Unsung Hereos: A review of The Boys of the Dark
December 30, 2010 • 5:07 am
By Allison Baldwin
(Robin Gaby Fisher is my journalism professor at Rutgers University in Newark, New Jersey. This review is a
reflection of her work as an author. My personal views are based strictly on the impact of her novel and in no
way reflect my views of her as a professor.)
In the interest of reviewing The Boys of the Dark: A Story of Betrayal and Redemption in the Deep South, I
would first like to discuss what I did upon finishing.
I read the website connected to ‘The White House Boys’ and several articles I could find about the subject. I
even thought about calling Robert Straley personally to tell him how moved I was by his story, as well as those
of the other men involved in The White House movement. Once I figure out what to say, I may still do that. I
cried as I read the articles and the testimonials, quietly raging for the men who gave their lives so they could
bring justice to others who suffered like them and for future vistors of the Florida School for Boys.
I have never been so deeply moved by a story in my life. Even now, four days after finishing the novel, I am
not sure how to respond to it. It’s one of those books that leaves you shocked, outraged, and at a loss for
words. When you finish reading, you wonder why anyone would inflict this type of torture on another human
being. I found myself crying and saying “I’m sorry,” to men I have never even met.
Published in 2010 by St. Martin’s Press, The Boys of the Dark: A Story of Betrayal and Redemption in the
Deep South, tells the story of Michael O’McCarthy and Robert W. Straley, two men who were tortured and
beaten during their stay at the Florida School for Boys, in Marianna Florida during the 1950s and ’60s. Gaby
Fisher’s tale chronicles the journeys of the two men as they seek justice for the horrors they, and many other
Unlike her last novel After the Fire: A Story of Friendship and Survival, Gaby Fisher’s latest tale has none of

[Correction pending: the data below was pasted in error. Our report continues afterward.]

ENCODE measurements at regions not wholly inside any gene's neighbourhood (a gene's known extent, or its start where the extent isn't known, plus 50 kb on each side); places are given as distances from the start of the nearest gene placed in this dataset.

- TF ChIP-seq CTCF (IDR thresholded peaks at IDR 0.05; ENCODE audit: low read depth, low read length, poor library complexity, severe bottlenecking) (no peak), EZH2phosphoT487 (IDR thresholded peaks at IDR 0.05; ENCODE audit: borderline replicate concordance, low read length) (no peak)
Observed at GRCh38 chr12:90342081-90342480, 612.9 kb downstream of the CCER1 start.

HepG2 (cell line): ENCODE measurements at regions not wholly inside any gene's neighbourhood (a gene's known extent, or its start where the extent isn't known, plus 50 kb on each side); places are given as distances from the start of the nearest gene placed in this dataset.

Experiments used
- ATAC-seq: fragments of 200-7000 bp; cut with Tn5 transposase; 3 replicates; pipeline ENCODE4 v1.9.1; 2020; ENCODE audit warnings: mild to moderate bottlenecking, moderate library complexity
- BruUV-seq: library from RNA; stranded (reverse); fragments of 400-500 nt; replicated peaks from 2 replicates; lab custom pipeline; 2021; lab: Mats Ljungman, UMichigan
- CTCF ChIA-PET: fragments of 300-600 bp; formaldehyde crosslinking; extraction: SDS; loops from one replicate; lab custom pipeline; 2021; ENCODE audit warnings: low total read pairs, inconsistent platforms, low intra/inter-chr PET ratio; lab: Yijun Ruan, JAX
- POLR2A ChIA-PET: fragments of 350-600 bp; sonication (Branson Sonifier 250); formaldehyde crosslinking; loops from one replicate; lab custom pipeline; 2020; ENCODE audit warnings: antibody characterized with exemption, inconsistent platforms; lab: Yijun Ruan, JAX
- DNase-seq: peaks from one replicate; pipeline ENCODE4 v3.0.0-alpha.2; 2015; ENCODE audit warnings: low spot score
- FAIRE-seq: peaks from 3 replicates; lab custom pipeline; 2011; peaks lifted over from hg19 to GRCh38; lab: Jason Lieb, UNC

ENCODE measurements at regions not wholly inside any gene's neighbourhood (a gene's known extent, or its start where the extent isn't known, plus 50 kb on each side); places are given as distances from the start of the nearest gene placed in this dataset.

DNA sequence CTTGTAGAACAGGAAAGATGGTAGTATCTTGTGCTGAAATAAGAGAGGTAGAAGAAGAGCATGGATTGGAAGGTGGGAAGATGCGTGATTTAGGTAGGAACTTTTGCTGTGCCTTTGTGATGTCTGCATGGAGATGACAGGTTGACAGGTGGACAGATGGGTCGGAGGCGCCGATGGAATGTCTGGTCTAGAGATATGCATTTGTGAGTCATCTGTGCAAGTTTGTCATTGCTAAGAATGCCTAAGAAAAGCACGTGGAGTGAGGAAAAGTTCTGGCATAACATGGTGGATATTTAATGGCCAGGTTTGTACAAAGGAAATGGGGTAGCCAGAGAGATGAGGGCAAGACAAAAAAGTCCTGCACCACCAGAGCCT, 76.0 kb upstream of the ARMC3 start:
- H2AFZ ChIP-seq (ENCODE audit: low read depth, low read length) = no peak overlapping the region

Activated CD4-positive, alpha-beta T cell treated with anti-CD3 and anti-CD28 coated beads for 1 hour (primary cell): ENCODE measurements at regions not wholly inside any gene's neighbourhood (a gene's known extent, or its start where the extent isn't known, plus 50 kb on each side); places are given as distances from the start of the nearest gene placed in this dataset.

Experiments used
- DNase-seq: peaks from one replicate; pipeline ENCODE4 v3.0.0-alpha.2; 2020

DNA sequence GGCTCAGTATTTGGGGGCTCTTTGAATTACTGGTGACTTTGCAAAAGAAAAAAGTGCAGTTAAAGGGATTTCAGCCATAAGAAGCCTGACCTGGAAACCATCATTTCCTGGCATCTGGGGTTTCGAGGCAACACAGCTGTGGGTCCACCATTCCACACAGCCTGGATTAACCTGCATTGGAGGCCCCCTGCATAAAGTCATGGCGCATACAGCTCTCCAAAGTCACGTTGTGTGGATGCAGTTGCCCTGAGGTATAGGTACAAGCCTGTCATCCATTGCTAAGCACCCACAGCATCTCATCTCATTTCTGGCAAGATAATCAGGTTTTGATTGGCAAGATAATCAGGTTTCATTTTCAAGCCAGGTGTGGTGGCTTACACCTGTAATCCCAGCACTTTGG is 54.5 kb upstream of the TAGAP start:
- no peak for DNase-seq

the warmth and banter present between Alvaro Llanos and Shawn Simons. Instead of getting humor and
quickness and love of life, this time around Gaby Fisher shows her readers the raw picture of broken men,
men torn down by years of grief and haunting memories. She also makes it clear that none of the
perpetrators have been convicted of a crime. There is no real closure here, making the novel that much
harder to read.
Gaby Fisher has said herself that she likes to write in scenes, and she does so here. However, these scenes
are longer and more dense. Backed up by archived history, both in the news and psychological realms, Gaby
Fisher provides her audience with precedented cases and studies that show why and how the torture at
Marianna may have happened. Most notably, she cites the Martin Lee Anderson case and the Zimbardo
Prison Experiment, as well as an experiment done by Martin Seligman.
(Editor’s note: I encourage anyone who doesn’t know of these cases to look them up in greater detail. They
are imperative to the overall understanding of the novel and just something good to know.)
The characters are raw and real, and Gaby Fisher does a wonderful job of taking their personalities and
moving them into the minds of her readers. When Robert Straley cried, I cried. When Micheal O’McCarthy
suffered, I suffered. Carol Marbin Miller and Gus Barreiro became my heroes. Gaby Fisher shows readers
that there are people in the world willing to sacrifice themselves in order to do what is right. She shows us that
we are all a part of something bigger than ourselves.
Gaby Fisher tells a story that makes others think, that makes them question what they know and understand.
And most importantly, Straley and O’McCarthy, the true hereos of this story, remind us that the right thing is
not always the easiest one.
(For more information on the White House Boys Movement and the ongoing investigation, please visit, www.